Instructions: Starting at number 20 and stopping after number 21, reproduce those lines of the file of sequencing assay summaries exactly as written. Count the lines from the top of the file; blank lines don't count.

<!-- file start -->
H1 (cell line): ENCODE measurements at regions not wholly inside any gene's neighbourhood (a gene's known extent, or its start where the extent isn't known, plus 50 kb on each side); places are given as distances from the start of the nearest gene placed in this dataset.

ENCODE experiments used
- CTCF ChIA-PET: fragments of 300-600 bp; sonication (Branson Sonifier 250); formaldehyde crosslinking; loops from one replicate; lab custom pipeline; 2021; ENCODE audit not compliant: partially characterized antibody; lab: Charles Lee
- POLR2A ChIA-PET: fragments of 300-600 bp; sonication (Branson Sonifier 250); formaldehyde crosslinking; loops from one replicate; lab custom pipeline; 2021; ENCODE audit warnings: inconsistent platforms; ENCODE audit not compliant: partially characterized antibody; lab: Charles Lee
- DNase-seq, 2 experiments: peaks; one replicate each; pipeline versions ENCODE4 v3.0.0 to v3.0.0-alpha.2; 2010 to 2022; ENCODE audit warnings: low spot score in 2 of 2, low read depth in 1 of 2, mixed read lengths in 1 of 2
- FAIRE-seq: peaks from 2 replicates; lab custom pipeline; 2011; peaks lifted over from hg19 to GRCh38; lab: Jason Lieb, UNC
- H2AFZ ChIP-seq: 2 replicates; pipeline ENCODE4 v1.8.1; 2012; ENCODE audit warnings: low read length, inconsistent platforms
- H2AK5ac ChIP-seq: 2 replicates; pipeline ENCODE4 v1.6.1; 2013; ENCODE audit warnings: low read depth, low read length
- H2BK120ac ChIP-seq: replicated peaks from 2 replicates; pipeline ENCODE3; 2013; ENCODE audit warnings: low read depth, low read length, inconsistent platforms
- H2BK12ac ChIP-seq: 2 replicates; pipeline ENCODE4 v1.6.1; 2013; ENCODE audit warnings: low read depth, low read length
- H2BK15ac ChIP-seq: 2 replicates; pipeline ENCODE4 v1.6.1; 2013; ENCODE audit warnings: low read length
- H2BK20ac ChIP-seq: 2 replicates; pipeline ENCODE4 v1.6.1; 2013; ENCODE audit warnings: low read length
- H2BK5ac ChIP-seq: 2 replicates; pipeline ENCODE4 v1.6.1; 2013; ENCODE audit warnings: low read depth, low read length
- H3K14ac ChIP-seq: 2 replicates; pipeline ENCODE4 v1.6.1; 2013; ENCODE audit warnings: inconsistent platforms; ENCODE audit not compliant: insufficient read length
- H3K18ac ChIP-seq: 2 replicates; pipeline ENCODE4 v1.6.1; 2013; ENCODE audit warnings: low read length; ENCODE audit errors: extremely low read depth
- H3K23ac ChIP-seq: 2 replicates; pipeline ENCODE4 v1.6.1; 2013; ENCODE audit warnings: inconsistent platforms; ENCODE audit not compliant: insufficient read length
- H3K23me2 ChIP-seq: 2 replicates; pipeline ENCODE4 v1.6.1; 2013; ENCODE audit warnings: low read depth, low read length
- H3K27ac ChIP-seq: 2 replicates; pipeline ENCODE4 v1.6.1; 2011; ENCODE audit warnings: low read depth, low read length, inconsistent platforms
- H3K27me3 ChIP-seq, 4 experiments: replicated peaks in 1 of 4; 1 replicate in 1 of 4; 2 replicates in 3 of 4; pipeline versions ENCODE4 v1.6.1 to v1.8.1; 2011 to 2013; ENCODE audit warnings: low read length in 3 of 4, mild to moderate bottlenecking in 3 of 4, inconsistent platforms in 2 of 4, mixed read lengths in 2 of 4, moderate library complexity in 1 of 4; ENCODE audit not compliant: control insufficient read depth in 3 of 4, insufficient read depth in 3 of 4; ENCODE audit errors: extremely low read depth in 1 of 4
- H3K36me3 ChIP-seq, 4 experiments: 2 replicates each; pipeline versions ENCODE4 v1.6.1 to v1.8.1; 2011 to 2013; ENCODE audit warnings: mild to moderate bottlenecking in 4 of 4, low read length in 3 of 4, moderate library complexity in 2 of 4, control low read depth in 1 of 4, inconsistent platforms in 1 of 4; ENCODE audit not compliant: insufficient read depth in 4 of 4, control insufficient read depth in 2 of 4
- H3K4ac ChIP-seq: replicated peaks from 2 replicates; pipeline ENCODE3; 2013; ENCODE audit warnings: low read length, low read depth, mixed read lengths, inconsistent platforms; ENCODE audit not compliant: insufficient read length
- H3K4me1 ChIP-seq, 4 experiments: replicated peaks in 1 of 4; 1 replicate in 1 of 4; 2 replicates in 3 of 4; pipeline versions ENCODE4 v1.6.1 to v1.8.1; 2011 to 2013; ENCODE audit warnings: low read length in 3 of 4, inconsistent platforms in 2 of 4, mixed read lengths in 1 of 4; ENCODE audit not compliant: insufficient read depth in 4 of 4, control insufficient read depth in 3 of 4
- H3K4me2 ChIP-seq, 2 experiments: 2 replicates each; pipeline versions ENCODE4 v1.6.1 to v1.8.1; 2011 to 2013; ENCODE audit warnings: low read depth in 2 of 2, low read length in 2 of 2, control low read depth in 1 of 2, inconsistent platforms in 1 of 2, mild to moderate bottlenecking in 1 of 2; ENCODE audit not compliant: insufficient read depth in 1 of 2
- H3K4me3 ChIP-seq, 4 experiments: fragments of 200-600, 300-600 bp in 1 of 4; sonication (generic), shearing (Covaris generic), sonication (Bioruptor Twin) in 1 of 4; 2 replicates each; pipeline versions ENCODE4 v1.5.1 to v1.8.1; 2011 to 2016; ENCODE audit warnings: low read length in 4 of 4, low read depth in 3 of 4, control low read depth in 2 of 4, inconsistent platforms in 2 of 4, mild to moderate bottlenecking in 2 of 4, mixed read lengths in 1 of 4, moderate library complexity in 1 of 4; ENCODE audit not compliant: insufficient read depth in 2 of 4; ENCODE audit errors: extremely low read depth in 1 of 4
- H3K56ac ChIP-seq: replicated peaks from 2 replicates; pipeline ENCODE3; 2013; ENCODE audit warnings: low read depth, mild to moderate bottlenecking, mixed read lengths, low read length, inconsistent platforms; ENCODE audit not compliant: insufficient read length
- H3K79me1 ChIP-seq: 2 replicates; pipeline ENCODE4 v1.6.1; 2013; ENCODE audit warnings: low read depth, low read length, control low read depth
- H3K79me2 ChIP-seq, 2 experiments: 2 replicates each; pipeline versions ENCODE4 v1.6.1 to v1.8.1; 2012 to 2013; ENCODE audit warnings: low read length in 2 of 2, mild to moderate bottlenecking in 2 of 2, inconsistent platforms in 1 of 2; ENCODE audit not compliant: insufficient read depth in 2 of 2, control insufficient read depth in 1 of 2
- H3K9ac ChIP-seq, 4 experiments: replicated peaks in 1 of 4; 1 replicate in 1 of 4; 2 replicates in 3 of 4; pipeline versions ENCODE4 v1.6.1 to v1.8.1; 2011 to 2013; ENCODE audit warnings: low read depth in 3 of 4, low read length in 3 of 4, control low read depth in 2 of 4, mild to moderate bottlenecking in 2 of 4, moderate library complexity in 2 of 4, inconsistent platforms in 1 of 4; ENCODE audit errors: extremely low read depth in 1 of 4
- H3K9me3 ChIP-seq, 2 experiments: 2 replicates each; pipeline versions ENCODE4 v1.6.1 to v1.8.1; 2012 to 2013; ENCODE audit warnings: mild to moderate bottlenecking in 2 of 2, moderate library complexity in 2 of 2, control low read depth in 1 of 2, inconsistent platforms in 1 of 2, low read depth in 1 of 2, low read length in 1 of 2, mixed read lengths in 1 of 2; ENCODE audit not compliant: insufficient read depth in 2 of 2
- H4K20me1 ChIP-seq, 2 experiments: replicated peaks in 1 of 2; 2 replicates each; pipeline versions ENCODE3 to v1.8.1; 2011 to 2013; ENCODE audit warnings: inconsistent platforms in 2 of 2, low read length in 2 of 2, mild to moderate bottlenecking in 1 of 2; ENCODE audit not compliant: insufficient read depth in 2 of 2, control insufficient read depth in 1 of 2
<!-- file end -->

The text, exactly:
- H3K36me3 ChIP-seq, 4 experiments: 2 replicates each; pipeline versions ENCODE4 v1.6.1 to v1.8.1; 2011 to 2013; ENCODE audit warnings: mild to moderate bottlenecking in 4 of 4, low read length in 3 of 4, moderate library complexity in 2 of 4, control low read depth in 1 of 4, inconsistent platforms in 1 of 4; ENCODE audit not compliant: insufficient read depth in 4 of 4, control insufficient read depth in 2 of 4
- H3K4ac ChIP-seq: replicated peaks from 2 replicates; pipeline ENCODE3; 2013; ENCODE audit warnings: low read length, low read depth, mixed read lengths, inconsistent platforms; ENCODE audit not compliant: insufficient read length